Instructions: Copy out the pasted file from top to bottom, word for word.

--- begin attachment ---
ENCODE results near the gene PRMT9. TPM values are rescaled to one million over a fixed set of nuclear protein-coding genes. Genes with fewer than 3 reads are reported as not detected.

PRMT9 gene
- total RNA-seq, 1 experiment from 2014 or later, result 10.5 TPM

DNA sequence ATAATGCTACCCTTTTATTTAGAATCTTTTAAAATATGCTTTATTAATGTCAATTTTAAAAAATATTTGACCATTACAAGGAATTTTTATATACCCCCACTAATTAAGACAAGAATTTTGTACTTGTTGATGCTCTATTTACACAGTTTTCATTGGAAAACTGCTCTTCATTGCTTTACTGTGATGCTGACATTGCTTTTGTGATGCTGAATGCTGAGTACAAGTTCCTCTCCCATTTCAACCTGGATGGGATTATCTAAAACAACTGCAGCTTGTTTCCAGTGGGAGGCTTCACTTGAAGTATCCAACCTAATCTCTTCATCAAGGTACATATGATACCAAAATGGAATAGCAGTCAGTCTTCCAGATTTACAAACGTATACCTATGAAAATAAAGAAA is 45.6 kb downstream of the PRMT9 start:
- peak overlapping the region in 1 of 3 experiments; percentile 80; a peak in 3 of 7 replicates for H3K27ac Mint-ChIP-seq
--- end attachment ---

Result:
ENCODE results near the gene PRMT9. TPM values are rescaled to one million over a fixed set of nuclear protein-coding genes. Genes with fewer than 3 reads are reported as not detected.

PRMT9 gene
- total RNA-seq, 1 experiment from 2014 or later, result 10.5 TPM

DNA sequence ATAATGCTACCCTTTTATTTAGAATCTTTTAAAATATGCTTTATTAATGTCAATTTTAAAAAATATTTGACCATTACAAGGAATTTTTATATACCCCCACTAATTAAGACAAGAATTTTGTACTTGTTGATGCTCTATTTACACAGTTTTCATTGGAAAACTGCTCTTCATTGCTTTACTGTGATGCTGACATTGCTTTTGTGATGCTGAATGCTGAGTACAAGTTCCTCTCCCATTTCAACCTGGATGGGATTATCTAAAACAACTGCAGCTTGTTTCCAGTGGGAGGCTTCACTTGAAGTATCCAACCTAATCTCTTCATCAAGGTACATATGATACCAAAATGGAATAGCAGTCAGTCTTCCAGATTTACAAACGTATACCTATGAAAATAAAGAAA is 45.6 kb downstream of the PRMT9 start:
- peak overlapping the region in 1 of 3 experiments; percentile 80; a peak in 3 of 7 replicates for H3K27ac Mint-ChIP-seq